A while back I posted about a program designed to empower Catholic young adults and help to prepare them for leadership roles in the Catholic Church called ESTEEM. Today, the New York Times column "On Religion" profiles a student participant and her mentor in a piece called "Helping Catholics Remain Catholic in a Setting of Nietzsche and Beer Pong."
From the story:
In her [Yale student Marysa Leya] four years at Yale, which culminate in commencement this weekend, she never missed a Sunday Mass and joined in weekly discussions of scripture. As a typical underachieving Yalie, she also drew cartoons for the student newspaper, captained the club tennis team, participated in a Polish cultural society and, oh by the way, earned her way into Northwestern’s medical school with a 3.78 grade point average as a biology major.
For all that, perhaps because of all that, Ms. Leya has also become part of a nationwide pilot program designed to keep actively Catholic college students just as actively Catholic after the last mortarboard has tumbled to earth. The program, Esteem, has operated from the contrarian premise that a college graduate who is suddenly reduced to being the young stranger in a new parish may well grow distant or even alienated from Catholicism.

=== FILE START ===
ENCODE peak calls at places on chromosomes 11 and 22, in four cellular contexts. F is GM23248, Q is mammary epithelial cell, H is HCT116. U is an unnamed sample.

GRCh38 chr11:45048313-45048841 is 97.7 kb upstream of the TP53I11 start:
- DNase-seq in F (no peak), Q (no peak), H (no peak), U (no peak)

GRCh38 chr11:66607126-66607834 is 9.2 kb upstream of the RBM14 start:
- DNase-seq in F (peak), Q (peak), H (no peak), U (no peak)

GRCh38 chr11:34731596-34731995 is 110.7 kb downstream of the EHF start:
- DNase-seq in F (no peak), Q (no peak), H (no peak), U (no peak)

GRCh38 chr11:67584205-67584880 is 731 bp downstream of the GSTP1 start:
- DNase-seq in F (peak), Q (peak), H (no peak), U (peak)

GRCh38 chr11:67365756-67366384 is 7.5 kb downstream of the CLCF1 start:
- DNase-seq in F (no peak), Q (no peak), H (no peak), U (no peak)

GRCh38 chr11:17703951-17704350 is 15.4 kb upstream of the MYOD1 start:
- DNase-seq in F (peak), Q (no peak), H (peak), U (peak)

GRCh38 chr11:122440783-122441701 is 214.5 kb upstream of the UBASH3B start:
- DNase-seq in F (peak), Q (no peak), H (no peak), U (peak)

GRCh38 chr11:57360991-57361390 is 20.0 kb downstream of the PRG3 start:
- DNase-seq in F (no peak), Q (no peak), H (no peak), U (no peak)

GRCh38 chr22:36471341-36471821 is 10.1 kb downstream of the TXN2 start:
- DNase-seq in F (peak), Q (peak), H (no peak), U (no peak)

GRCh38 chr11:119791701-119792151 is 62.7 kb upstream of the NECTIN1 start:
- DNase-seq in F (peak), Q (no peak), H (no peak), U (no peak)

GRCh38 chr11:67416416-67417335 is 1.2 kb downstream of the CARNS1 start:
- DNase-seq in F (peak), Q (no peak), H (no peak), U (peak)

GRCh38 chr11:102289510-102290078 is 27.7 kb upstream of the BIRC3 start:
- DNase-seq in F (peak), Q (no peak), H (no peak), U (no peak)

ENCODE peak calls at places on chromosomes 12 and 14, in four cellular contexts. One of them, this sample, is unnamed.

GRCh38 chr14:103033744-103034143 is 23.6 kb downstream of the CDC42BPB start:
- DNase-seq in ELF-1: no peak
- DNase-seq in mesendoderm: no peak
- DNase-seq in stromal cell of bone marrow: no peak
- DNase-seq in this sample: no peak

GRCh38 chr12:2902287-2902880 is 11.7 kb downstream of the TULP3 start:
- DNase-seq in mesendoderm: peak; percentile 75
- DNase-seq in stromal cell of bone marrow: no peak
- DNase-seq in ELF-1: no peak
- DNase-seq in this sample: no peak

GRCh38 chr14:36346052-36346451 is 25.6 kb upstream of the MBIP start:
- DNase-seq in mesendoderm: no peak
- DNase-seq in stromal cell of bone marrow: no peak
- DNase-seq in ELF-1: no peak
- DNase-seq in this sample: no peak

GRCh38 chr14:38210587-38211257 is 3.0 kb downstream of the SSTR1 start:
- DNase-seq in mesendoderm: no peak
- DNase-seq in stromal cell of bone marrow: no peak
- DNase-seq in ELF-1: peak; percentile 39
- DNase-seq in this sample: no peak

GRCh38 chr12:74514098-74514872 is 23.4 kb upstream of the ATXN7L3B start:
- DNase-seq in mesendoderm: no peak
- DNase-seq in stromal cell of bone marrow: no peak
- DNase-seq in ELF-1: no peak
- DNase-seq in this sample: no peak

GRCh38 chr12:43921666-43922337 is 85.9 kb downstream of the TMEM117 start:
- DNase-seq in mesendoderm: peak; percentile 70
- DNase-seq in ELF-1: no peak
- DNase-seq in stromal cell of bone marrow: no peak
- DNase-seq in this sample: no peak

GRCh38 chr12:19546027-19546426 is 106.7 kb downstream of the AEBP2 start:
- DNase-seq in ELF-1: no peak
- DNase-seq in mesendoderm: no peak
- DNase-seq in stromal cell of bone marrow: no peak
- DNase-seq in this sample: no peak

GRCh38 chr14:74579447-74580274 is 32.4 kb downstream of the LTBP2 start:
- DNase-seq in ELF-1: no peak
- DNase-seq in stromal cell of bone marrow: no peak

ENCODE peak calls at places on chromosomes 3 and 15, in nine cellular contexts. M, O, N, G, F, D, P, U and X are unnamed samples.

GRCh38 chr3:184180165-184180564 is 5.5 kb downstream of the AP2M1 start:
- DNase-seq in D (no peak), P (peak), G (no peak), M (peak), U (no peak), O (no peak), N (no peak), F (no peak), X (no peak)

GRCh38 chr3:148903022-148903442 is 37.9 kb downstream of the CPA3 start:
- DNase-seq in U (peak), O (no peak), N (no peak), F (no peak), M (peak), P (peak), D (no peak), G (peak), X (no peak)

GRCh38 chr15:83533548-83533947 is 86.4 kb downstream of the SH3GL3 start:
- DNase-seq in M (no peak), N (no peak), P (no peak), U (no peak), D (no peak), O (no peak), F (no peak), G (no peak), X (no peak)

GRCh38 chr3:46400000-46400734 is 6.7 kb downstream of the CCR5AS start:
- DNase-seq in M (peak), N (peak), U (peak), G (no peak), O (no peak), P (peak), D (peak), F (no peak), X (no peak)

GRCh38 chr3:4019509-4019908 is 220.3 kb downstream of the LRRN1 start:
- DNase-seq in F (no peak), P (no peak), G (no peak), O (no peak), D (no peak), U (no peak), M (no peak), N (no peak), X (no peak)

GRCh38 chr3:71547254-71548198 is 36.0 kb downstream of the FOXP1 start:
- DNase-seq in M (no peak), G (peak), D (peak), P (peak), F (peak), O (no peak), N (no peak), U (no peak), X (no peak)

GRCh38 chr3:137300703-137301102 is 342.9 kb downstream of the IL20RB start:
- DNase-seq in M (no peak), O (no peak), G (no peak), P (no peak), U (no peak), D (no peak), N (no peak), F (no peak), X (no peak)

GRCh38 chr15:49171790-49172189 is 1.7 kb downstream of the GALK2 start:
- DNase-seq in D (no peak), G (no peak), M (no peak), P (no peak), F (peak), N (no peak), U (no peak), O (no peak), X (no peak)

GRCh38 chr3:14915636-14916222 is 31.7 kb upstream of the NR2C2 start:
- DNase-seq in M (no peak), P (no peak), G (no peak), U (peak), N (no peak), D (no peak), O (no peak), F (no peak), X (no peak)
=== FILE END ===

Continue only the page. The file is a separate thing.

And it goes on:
“I can’t imagine shirking my faith,” Ms. Leya said in an interview this week at St. Thomas More, the Catholic chapel and center at Yale, “but how do you keep it important around all the chaos of med school? How do I become a meaningful member of a new parish? How do I allow the kind of experiences I’ve had here to continue?”
For Ms. Leya, like about 70 other students on six campuses, Esteem has provided intensive education in the Catholic practice, especially the role of laity, and a handpicked mentor who combines professional success with religious devotion. In Ms. Leya’s case, he is Dr. Leo M. Cooney Jr., a professor of geriatric medicine in Yale’s medical school, and, as important, a veteran of his own spiritual walkabout.
Read the full article here.
Michael J. O'Loughlin